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Wednesday, 4 December 1974
Page: 3142

Senator BISHOP (South AustraliaPostmasterGeneral) - Mr Deputy President-

Senator McAuliffe - I rise on a point of order. Just for my own edification, Mr Deputy President, I wonder whether you would assist me and possibly other honourable senators with an explanation. You asked Senator Wheeldon to withdraw because he referred to Senator Greenwood as being corrupt.

Senator Wheeldon - Cowardly.

Senator McAuliffe - Cowardly. You, Mr Deputy President, said in your ruling that certain action can be taken when one senator refers to another but that it is a different circumstance when a senator refers to a party or government. Standing order 4 1 8 states:

No Senator shall use offensive words against either House of Parliament or any Member of such House, or of any House of a State Parliament or against any Statute, unless for the purpose of moving for its repeal, and all imputations of improper motives and all personal reflections on Members shall bc considered highly disorderly.

So that we will know how to behave in the future, do you still claim that a senator can reflect on the corruption of a Party or government, and that that is allowable in this chamber, but may not reflect on the honesty of another senator? Do you rule, as you did in the case of Senator Wheeldon, that where it is a matter between a senator and another senator the point of order is upheld but that if the senator makes the same accusation against a Party, government or a House of Parliament it is allowable? Is that regarded in your opinion as being fair comment? 1 am not trying to be difficult; I am looking to the future in seeking your guidance based upon your experience in the chair.

The DEPUTY PRESIDENT (Senator Webster)- Senator McAuliffe has asked a question of me. I think reference to Hansard tomorrow will indicate that he has used a variety of words to test the answer that I gave. He has used the word 'government'; he has used the word group'; he has used the word 'Party';, and I think he used the words in relation to a political Party? I will take advice from the Clerk on the matter. My understanding is that standing order 4 1 8, as Senator McAuliffe has read it, states:

No Senator shall use offensive words against cither House of Parliament. . . .

I believe that no offensive words were used against either House of Parliament. Then it says: . . or any Member of such House . . .

I believe that in respect of the words used by Senator Wheeldon it was my duty to construe those as offensive words to me used against a member of this House and I would do the same were a Labor member or any member of this Senate said to be cowardly. I would see it as my obligation to immediately take that as an offensive word whether an honourable senator raised the point or not. Standing order 418 goes on to say:

Or of any House of a State Parliament . . .

I think Senator McAuliffe would agree with me that from some sides of the House in this place I have heard words used on many occasions against State Houses of Parliament. Standing order 418 goes on to say 'against a member of a State House '. However, that was not the case on this occasion. Standing order 4 1 8 then goes on to say: or against any Statute . . .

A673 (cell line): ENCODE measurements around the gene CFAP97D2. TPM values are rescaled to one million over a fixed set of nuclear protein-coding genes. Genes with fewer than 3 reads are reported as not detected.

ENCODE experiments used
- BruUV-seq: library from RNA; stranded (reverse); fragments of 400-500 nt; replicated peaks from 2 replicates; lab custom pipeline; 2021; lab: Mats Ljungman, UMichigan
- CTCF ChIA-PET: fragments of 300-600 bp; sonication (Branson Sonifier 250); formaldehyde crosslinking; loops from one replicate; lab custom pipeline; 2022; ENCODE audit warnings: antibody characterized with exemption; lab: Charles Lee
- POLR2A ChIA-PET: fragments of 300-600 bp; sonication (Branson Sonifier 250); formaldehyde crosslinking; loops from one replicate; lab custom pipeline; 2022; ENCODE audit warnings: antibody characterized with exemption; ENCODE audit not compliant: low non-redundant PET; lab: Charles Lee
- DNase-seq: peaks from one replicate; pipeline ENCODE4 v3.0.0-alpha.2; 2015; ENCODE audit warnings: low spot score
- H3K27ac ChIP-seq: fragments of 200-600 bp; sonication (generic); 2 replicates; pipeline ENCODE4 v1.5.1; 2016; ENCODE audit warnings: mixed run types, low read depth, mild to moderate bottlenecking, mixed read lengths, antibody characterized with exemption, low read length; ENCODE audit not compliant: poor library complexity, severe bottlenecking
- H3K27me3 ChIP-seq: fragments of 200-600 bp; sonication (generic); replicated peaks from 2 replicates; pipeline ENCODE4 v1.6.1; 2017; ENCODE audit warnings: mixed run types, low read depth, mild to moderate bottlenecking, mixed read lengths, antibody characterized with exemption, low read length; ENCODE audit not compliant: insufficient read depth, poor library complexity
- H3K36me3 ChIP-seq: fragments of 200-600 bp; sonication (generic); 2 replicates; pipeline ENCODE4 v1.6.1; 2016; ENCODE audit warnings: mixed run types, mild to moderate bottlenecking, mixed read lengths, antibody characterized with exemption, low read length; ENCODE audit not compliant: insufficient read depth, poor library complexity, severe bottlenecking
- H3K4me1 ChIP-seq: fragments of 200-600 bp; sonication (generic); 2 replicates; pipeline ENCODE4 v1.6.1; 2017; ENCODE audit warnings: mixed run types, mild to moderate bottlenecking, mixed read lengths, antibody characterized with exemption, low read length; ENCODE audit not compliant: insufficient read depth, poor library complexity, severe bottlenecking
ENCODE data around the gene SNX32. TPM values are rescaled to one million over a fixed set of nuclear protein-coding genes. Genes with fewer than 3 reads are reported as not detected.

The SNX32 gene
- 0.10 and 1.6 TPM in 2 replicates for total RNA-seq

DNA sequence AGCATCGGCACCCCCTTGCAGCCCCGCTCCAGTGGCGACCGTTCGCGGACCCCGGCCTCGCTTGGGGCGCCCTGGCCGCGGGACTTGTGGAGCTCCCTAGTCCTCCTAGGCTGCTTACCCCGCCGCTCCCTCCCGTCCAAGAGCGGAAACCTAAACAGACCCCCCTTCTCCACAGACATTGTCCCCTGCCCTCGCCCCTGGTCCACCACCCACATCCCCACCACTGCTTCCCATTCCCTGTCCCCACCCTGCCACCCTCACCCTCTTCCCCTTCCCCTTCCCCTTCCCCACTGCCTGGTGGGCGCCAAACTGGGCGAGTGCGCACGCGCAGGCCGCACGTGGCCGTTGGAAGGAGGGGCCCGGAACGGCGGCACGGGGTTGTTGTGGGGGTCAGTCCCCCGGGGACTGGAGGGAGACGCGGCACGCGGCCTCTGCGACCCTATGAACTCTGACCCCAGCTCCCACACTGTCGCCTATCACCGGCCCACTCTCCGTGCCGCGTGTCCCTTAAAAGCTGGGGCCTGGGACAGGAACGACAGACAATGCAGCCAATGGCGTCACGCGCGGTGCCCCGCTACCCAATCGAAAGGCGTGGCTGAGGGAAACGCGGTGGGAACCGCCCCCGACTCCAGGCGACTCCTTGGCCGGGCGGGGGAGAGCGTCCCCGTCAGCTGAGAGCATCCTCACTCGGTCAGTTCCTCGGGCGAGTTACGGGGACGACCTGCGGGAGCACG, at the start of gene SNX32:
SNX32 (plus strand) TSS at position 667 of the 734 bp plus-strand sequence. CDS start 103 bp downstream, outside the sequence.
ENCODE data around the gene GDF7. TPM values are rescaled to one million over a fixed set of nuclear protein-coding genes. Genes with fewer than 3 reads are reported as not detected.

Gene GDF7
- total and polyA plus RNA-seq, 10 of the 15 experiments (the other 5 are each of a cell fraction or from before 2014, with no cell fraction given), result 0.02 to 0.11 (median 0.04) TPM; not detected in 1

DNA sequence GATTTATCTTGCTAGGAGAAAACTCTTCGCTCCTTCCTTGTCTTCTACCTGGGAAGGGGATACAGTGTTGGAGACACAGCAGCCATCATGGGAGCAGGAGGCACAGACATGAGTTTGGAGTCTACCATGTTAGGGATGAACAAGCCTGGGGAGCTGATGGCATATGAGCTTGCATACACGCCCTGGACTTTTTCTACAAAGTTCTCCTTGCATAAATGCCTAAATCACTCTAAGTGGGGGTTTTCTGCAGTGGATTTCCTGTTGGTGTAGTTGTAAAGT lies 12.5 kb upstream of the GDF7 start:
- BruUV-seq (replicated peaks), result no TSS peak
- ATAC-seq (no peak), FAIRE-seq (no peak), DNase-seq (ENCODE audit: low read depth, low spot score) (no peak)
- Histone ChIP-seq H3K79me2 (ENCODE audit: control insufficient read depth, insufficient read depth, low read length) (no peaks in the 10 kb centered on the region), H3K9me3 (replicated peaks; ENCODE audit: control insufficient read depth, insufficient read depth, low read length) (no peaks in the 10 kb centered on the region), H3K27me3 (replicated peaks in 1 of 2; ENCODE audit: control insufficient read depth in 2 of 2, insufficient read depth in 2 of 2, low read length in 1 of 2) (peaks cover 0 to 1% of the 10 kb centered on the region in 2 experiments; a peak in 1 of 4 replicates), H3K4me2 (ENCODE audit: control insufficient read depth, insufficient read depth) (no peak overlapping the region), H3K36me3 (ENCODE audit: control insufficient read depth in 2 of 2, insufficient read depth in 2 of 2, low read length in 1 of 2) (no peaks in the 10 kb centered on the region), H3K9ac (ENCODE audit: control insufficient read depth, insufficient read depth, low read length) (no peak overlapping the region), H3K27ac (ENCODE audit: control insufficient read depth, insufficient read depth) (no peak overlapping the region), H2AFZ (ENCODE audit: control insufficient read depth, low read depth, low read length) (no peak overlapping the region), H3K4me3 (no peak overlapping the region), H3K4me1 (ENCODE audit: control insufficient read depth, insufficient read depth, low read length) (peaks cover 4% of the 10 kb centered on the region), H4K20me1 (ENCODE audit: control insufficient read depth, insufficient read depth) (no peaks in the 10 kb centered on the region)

That does not come into question- unless for the purpose or moving for its repeal, and all imputations of improper motives and all personal reflections on members shall be considered highly disorderly.

It would be my own ruling that I have ruled correctly. I will seek the advice of the Clerk. I ask the Senate to hold to order for a moment. (The Deputy President having consulted the Clerk)-

The DEPUTY PRESIDENT- The Clerk advises me that he finds nothing to disagree with in my ruling.

Senator Greenwood - I refer to standing order 410 to claim the right -

The DEPUTY PRESIDENT- Order! I will hear Senator McAuliffe.

Senator McAuliffe - Thank you for that ruling, Mr Deputy President. If Hansard tomorrow or the proofs, if we could see them this evening, show that Senator Greenwood charged the Government with corruption in this matter of tax deductions, and it is recorded that way in Hansard, can I presume that you will ask for a withdrawal from Senator Greenwood- that is, if he has made that statement? I feel that he has but I am speaking from memory. If the proofs of Hansard, if we could see them, show this- and I honestly feel that Senator Greenwood did reflect on the Government by saying that it was corrupt in this matter and also on an officer in the Taxation Office- can I presume that you will subsequently ask Senator Greenwood to withdraw?

The DEPUTY PRESIDENT- I have been through the standing order and I find nothing in it which states that a senator or member cannot refer to a government. I think Senator McAuliffe would agree with me that it would be improper if a government were to be relieved from all responsibility of any charge and that must stand in my view. If Hansard does show tomorrow that a charge of corruption was made against a government I would find no reason to vary my own attitude.

Senator Greenwood - I rise under standing order 4 1 0 which states: